London cinema staff demand living wage

Staff at five Picturehouse cinemas in London held strikes on Sunday and Monday as part of their ongoing fight to be paid the London Living Wage, currently set at £10.20. The members of the Bectu section of the Prospect union are also demanding sick pay and maternity pay.

Gas plant staff in northern Scotland set to strike

Workers at the Gas Plant terminal in Shetland, northern Scotland, owned by Total, have voted to strike over pay issues.

Around 80 staff employed by Aker Solution are members of the Unite union and voted by a more than 90 percent majority to take the action, which will involve striking every Monday and Wednesday beginning November 20. The terminal, which handles around 10 percent of UK gas production, is expected to be badly affected by the action.

Irish rail staff hold further walkout

Staff at the Irish Rail Company, Iarnrod Eireann, held a further one-day strike on Tuesday hitting commuter, intercity services and the Dublin Bay Dart service.

The staff, members of the National Bus and Railworkers Union and the Services Industrial, Professional and Technical Union are seeking a 3.75 percent pay rise. Further strikes are planned for November 14, 23 and December 8.

Finnish electrical workers return to work

Around 1,000 striking members of the Electrical Workers’ Union returned to work Tuesday. They were protesting the failure of employers, organised under the umbrella of the Technology Industries of Finland, to negotiate a continuation of the current collective agreement that expired at the end of October.

A further strike of electrical workers, involving 2,500 members from across the technology industry, is due to start today and would last till November 27 if no agreement is reached.

Cypriot power workers cancel action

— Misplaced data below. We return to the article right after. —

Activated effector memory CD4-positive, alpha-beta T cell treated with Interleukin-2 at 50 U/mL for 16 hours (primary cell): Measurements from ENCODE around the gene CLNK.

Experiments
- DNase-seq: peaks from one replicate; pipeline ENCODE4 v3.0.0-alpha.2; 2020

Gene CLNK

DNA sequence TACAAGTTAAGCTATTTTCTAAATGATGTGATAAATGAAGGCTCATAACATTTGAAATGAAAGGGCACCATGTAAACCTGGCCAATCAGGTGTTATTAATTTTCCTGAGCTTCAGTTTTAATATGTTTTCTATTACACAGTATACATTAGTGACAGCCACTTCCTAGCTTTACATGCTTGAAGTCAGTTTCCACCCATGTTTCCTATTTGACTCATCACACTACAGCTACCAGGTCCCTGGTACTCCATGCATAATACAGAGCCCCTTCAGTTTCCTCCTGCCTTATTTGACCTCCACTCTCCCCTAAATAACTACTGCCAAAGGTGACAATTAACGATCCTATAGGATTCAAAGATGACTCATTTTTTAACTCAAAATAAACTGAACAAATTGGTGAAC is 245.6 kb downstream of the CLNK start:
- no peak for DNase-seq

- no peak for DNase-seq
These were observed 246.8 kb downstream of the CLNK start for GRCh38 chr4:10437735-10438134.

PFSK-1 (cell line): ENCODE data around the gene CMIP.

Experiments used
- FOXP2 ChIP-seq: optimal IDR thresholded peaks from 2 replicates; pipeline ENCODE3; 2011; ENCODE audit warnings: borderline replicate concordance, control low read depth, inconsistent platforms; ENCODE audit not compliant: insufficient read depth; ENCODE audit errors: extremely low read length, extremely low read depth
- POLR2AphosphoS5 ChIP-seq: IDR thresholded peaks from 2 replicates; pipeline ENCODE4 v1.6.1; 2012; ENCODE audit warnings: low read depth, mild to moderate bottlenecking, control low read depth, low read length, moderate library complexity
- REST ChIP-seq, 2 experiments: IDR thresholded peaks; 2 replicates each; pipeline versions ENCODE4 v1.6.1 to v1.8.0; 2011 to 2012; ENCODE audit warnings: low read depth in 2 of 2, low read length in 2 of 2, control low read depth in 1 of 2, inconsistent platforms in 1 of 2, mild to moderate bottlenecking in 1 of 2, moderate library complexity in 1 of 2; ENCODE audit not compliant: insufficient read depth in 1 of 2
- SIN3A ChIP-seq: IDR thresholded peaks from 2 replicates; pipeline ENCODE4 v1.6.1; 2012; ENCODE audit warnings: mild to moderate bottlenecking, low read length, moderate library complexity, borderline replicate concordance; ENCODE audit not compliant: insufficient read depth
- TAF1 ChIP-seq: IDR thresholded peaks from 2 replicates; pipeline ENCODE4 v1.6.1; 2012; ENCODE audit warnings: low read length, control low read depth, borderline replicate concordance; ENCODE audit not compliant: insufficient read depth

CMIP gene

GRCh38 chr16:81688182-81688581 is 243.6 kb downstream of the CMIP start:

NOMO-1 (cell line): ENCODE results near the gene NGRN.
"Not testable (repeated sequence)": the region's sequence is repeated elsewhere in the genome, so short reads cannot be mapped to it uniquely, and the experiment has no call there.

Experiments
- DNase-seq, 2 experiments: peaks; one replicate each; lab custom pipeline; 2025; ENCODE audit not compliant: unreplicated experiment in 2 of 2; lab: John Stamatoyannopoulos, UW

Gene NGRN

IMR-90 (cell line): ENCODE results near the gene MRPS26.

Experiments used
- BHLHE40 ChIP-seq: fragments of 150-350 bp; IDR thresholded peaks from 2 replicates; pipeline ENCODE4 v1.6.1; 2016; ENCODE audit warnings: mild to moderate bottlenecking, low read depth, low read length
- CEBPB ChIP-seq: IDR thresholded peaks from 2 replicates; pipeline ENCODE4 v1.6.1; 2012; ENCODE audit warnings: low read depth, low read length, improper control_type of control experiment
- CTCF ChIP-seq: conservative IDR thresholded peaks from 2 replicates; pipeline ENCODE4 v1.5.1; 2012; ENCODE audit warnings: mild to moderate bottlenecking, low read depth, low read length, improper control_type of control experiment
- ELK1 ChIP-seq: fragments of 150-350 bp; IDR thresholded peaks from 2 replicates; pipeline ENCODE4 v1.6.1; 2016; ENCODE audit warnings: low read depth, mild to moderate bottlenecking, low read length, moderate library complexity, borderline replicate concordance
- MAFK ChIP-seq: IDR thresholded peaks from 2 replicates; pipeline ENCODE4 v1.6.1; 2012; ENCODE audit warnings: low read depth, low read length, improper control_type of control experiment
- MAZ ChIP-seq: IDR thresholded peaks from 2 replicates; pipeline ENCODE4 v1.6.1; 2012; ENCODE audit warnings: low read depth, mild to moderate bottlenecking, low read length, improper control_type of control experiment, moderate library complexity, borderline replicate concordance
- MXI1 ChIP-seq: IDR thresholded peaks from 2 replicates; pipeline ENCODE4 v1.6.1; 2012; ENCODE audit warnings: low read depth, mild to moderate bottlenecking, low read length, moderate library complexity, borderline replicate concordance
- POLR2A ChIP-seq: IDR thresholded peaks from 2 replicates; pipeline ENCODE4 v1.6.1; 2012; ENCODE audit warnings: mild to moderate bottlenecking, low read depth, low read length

A two-hour strike organised by four unions representing staff working for EAC, the country’s electric power company, due to have taken place on Thursday, was cancelled. A 24-hour strike was also due to take place next week. EAC workers are protesting government plans to open up the state-owned EAC to privatisation.

The strike was cancelled following promises by the Cypriot president, Nicos Anastasiades, to meet with union representatives.

Middle East

Israeli trade union federation dispute over nursing care insurance

Last week, the Israeli general federation of labour, Histadrut, announced it would declare a dispute over plans by the government to end nursing care insurance from January 1. The proposed strike would hit education, as two educational unions would be expected to support the action. If it goes ahead, Histadrut would be able to call the strike sometime next week.

Egyptian government attacks union rights

On Tuesday, a draft bill was presented to the Egyptian parliament seeking to restrict the ability of independent trade unions to operate. In effect, it would mean that the state-controlled, Egyptian Trade Union Federation would become the only union able to represent workers.

Yemeni teachers strike

Teachers in the Houthi-controlled areas of Yemen have gone on strike over non-payment of wages. Many have not been paid for more than a year. The teachers are represented by the Yemen Teachers Syndicate.